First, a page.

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Deleuze, Cybernetics, Evolution, Academics

Alexander Galloway thinks that Deleuze sees cybernetics as an enemy, or even the enemy:

Such a strange little text, this 'Postscript on Control Societies.'... The complaint is articulated in terms of control, communication, and the 'harshest confinement' wrought by 'the new monster' of information society... So why not call Deleuze's adversary by its true name: the enemy is cybernetics...

I find this intriguing because I've never thought this at all. As the Postscript suggests, contemporary societies operate through cybernetic control processes, i.e. distributed feedback processes. Today, political oppression is cybernetic, in this sense. But in the Deleuzo-Guattarian perspective, as far as I can see, liberation will also be cybernetic. As Erinaceous points out on /r/CriticalTheory:

Guattari loved cybernetics. He was heavily influenced by Humberto Maturana and Francisco Varela who were second generation cyberneticians. [A Thousand Plateaus] is also loaded with references to early Chaos Theory which comes out of cybernetics... What bothered both Deleuze and Guattari was the idea of centralization and control...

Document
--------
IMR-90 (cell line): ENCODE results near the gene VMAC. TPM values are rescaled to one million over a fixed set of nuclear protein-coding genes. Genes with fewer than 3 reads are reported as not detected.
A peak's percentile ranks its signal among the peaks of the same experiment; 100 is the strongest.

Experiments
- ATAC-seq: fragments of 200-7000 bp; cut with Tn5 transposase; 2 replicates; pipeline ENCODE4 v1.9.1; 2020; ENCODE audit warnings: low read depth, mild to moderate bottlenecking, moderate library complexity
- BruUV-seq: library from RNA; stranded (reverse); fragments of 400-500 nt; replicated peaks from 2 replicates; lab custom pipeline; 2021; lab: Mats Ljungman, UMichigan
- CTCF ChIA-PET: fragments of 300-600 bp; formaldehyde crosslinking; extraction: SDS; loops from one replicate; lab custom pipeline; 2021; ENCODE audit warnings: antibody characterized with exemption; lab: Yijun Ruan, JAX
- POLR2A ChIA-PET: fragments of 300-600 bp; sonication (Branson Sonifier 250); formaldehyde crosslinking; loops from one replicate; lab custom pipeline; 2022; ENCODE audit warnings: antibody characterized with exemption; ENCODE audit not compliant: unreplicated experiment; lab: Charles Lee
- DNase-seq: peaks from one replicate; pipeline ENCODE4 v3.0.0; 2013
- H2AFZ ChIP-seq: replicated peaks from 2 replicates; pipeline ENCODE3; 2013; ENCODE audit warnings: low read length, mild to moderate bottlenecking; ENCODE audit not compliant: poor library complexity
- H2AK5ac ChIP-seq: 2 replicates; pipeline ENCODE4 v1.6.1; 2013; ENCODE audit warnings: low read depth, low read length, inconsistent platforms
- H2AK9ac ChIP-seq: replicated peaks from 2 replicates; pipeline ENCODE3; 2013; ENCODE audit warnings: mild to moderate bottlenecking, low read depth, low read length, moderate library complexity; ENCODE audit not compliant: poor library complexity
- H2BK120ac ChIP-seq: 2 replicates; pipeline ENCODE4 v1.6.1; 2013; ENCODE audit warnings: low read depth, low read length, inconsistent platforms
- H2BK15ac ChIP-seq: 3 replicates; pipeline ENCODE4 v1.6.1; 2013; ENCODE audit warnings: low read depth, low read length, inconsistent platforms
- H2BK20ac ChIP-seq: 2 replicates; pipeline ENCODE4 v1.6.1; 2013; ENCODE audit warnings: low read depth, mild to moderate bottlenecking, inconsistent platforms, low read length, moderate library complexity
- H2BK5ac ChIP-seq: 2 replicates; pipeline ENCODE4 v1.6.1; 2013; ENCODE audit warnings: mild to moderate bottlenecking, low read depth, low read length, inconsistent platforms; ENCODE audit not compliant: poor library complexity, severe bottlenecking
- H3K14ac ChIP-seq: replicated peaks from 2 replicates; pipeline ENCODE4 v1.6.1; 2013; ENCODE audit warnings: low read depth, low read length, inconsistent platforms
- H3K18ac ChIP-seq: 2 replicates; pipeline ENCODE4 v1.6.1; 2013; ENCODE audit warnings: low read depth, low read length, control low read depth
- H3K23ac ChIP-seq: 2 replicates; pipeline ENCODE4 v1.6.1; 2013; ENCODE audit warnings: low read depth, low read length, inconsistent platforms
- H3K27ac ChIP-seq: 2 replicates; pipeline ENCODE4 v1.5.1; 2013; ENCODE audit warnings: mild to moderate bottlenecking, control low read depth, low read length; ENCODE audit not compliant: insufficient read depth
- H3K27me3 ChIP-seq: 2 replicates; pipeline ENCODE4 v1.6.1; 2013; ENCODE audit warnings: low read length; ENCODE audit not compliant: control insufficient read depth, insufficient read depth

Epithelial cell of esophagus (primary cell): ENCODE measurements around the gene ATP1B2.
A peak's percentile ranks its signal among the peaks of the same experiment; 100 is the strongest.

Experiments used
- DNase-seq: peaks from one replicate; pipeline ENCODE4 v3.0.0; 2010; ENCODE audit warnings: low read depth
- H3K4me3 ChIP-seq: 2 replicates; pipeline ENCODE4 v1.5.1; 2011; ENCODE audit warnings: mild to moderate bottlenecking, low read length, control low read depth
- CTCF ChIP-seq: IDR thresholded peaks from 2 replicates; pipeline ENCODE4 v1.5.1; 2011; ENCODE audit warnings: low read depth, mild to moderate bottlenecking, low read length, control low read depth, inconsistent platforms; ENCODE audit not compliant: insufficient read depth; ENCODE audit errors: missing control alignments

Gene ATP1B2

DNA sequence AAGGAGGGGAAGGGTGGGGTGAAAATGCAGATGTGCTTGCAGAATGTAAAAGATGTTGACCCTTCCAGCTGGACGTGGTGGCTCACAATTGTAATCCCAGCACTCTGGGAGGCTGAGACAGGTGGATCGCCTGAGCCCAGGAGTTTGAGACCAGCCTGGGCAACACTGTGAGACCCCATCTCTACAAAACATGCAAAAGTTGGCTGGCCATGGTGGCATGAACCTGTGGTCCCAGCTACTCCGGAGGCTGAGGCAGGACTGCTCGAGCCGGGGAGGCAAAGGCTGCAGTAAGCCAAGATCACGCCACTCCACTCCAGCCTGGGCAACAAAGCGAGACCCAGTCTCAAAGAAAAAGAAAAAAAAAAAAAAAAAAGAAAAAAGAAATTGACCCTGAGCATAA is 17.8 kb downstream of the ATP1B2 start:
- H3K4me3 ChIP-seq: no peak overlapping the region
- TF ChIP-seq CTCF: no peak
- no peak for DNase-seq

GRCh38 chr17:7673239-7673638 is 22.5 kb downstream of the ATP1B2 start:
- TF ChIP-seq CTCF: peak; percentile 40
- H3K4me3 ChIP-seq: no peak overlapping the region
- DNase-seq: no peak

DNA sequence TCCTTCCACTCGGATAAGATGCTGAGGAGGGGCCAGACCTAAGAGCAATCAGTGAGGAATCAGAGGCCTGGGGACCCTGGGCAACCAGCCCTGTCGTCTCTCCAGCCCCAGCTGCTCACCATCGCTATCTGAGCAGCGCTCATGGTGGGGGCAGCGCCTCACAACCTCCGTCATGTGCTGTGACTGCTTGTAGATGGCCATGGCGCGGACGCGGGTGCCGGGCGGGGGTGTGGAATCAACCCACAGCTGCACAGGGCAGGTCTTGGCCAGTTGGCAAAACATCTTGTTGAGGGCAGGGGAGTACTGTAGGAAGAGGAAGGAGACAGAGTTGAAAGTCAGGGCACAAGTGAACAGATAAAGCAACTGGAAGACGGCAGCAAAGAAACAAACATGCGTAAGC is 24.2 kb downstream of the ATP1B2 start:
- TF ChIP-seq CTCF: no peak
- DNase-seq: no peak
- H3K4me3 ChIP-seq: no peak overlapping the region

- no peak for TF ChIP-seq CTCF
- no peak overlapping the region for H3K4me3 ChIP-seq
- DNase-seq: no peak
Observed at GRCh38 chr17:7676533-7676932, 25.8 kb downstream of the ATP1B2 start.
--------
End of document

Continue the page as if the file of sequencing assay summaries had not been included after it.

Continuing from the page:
So which is it? Here is a kind of meta-theory, which I think clarifies the Deleuzo-Guattarian perspective on cybernetics and also why people will disagree about it.

At the root of the confusion here is that theoretical models of empirical reality do not have normative charges, unless you subscribe to a strong version of social constructivism. If you're a social constructivist — if you believe that objective reality is downstream of language — then holding and abiding by a theory can be good or bad. Whether it's accurate or useful hardly matters, because it's the theory-holding that determines reality.

I do not know Galloway's work very well, but on this point, we can see that he is a strong social constructivist, simply because he thinks a theory (cybernetics) can be bad (an enemy).